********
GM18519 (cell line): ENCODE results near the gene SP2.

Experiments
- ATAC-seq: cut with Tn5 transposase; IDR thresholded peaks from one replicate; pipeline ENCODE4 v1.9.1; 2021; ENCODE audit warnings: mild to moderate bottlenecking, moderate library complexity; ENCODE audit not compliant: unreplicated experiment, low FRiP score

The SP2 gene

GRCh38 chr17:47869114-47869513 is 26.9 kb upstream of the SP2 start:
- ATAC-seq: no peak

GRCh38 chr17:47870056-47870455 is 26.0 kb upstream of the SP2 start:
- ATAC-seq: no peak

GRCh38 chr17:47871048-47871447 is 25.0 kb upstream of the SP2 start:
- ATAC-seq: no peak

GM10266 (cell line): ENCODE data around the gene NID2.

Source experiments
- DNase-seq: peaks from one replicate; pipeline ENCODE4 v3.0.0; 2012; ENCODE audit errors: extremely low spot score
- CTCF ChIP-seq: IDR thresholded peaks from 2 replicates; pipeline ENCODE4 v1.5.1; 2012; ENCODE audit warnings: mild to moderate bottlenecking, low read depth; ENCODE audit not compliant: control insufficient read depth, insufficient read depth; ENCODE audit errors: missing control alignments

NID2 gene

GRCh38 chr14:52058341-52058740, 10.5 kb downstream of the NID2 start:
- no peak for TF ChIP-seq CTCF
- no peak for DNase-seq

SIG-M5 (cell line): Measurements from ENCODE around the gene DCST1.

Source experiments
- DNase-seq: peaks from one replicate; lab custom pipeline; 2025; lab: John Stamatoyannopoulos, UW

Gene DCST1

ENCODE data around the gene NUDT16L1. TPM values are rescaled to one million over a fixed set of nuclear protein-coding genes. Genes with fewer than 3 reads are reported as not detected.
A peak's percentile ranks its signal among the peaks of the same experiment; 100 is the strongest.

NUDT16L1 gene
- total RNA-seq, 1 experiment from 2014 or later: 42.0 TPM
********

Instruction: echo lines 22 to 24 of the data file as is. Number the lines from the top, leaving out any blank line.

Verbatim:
Gene DCST1

ENCODE data around the gene NUDT16L1. TPM values are rescaled to one million over a fixed set of nuclear protein-coding genes. Genes with fewer than 3 reads are reported as not detected.
A peak's percentile ranks its signal among the peaks of the same experiment; 100 is the strongest.